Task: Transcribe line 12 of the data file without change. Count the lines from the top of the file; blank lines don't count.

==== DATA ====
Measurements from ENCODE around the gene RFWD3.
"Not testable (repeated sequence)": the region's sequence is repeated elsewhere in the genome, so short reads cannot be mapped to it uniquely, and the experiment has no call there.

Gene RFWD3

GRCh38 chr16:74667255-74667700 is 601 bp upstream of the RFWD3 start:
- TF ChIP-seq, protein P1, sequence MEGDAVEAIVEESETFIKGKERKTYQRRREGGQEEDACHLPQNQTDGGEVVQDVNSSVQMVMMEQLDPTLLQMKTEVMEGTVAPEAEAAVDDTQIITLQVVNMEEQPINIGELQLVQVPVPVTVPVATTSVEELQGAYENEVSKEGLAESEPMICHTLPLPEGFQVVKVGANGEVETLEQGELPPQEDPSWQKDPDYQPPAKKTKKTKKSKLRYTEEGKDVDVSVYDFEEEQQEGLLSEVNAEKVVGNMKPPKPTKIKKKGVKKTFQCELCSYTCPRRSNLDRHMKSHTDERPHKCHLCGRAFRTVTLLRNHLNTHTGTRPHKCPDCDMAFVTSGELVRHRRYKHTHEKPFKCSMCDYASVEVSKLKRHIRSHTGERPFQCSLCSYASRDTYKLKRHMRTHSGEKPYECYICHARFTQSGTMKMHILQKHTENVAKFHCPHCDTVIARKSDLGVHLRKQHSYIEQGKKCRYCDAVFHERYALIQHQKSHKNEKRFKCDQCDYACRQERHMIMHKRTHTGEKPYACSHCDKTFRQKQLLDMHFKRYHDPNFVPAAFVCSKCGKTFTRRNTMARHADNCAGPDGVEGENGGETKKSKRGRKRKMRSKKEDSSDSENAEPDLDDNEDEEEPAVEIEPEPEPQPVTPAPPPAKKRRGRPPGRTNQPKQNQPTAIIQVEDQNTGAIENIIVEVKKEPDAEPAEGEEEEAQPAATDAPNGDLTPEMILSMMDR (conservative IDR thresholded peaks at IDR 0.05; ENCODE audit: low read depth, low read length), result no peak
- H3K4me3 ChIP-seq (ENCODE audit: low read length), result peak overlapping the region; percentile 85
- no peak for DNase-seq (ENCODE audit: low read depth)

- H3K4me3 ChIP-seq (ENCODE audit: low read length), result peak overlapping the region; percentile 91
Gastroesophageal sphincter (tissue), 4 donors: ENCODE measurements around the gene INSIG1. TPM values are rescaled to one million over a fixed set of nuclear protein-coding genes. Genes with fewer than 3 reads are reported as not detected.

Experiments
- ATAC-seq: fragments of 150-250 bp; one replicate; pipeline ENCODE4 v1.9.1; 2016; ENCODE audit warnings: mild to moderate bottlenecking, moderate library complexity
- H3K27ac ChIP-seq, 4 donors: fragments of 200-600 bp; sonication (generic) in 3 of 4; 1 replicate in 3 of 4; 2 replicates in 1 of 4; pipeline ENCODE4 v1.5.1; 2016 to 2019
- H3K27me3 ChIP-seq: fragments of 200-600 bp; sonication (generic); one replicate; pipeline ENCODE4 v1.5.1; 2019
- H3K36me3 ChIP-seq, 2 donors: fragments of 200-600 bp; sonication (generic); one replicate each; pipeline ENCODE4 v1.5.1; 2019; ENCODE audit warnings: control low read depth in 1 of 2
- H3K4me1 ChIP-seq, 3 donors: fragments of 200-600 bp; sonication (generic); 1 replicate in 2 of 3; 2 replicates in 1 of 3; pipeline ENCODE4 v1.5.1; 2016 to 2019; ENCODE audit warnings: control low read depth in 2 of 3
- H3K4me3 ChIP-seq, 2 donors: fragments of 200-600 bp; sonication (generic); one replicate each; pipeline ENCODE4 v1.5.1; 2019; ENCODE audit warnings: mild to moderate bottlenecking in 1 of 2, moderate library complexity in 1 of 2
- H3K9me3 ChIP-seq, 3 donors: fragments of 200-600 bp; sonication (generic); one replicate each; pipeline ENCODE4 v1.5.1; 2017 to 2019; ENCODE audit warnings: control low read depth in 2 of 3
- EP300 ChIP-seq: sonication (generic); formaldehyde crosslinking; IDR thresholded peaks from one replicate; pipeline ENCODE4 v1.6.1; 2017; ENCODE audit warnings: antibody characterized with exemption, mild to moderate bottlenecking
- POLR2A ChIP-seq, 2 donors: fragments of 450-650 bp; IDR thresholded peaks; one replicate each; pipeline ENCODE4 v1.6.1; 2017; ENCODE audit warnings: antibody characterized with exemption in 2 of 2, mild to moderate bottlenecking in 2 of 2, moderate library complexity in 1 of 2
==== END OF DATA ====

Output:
- H3K27ac ChIP-seq, 4 donors: fragments of 200-600 bp; sonication (generic) in 3 of 4; 1 replicate in 3 of 4; 2 replicates in 1 of 4; pipeline ENCODE4 v1.5.1; 2016 to 2019